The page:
In recent decades, researchers from many disciplines, from history to cosmology, have begun to identify the general form of a modern, scientific origin story. We can tell this story now because of the emergence of new paradigms at the end of the 20th century in physics, cosmology, geology, genetics and biology. All of these paradigms have proven to be historic. They all recounted how things came to be as they are. When brought together, they tell a story of the evolution of complex structures over time, from stars to complex chemicals, from planets to life, and ultimately to our own strange species, which has had a revolutionary impact on the planet. Earth. This story looks like a story of the Universe. It can help us understand our place in space and time, and identify the challenges we face here and now.
The version of this story that I know best is known as the “Big Story”. The broad view of the Big Story can help young people see how unique this moment is, as we become a species that changes the planet. It can help them see the challenges they will face as adults, and it can help them see and explore the many connections between all disciplines that can help them take on the task of managing a planet.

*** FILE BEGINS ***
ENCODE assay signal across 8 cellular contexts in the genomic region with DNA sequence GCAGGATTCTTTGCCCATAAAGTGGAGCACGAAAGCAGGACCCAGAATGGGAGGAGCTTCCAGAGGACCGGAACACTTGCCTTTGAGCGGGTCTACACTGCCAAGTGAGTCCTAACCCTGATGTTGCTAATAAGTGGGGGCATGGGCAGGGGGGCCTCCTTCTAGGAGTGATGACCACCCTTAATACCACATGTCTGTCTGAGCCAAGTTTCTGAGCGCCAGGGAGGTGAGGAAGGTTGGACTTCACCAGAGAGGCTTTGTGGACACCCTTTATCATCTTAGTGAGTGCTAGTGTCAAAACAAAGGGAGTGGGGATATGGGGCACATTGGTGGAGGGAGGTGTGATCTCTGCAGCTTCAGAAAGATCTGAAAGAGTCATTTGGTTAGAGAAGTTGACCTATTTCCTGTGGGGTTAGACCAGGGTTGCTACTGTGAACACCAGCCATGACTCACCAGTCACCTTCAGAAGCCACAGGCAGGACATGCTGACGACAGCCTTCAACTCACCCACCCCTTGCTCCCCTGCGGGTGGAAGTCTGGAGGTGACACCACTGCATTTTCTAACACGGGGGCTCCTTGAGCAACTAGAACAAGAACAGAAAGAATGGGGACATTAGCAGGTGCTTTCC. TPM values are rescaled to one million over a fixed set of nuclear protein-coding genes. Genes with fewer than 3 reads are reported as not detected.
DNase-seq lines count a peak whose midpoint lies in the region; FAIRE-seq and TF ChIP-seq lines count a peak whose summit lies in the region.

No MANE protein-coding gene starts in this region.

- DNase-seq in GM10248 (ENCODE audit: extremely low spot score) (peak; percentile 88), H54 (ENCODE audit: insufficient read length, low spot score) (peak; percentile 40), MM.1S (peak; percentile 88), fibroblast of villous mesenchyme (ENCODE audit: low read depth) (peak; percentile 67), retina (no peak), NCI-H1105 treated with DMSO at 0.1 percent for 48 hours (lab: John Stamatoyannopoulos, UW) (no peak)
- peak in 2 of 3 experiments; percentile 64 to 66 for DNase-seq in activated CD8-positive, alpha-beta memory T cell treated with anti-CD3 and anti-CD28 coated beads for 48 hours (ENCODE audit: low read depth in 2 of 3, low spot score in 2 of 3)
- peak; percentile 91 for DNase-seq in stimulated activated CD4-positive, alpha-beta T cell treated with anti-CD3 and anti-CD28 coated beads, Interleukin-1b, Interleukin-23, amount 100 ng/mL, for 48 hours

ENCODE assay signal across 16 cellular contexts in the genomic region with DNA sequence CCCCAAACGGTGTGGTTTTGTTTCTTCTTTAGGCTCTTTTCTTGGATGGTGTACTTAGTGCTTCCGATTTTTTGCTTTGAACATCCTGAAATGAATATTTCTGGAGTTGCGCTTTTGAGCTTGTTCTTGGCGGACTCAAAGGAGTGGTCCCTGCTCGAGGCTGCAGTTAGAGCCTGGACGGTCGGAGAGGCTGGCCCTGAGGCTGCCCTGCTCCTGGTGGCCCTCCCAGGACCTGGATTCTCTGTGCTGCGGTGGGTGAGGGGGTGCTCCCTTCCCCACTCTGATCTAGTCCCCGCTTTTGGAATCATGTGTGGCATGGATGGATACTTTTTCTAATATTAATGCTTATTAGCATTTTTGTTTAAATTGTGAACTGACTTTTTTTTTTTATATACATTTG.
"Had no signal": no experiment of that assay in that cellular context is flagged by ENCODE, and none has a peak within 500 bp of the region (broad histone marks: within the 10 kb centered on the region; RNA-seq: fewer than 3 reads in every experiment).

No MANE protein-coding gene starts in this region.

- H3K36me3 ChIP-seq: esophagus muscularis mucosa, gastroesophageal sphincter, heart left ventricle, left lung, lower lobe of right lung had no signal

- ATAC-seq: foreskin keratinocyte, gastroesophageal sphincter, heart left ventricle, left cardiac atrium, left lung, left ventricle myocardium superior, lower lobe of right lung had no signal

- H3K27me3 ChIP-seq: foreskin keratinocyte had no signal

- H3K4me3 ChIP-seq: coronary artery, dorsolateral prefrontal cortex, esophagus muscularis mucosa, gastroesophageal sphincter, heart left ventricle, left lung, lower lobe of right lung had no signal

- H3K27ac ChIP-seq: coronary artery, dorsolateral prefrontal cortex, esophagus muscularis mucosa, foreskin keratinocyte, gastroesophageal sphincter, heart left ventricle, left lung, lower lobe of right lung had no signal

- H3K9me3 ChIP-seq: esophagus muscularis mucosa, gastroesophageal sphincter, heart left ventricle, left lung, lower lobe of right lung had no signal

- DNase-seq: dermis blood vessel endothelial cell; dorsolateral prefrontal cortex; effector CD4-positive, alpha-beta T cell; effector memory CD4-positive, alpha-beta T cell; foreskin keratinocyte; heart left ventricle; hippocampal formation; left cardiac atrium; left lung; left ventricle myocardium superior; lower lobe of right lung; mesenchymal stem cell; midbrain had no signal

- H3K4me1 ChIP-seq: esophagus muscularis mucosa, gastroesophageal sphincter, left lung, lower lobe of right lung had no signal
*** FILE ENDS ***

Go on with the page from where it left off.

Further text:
Introducing great history lessons into existing educational programs shouldn’t be difficult. Great history courses are now offered in many universities and thousands of schools in many different countries. There is a rapidly growing literature in the field, and the materials needed to teach great history are readily available. Finally, a whole generation of teachers have shown that such courses are teachable and engaging and their students ‘responses show how these courses can transform students’ understanding by providing them with the kind of coaching stories that were present in the courses. traditional origin stories.
If this argument is on the right track, it suggests that teaching students some form of great history can help them see the challenges they will face at a turning point in planetary history. And it will help them prepare for these challenges by giving them insight into many types of knowledge. The main challenge will be to overcome the skepticism of most educators towards forms of education that are not shaped by the disciplines that dominate modern teaching and research around the world. This is the trickiest part!
This article was originally published on greattransition.org under the title “Big History for Big Learning” and under license CC BY-NC-ND 4.0. Republished here with a new title, courtesy. It was adapted from the author’s recent speech “Equipping our children to manage a planet” for the Frontiers Forum. For those new to Big History, recent introductions include David Christian, Origin Story: A Big History of Everything (New York: Little, Brown, & Co., 2018), and David Christian, “What is Big History?”, Journal of Big Story 1 (2017): 4-19. More information is available on The Big History Project and The International Big History Association.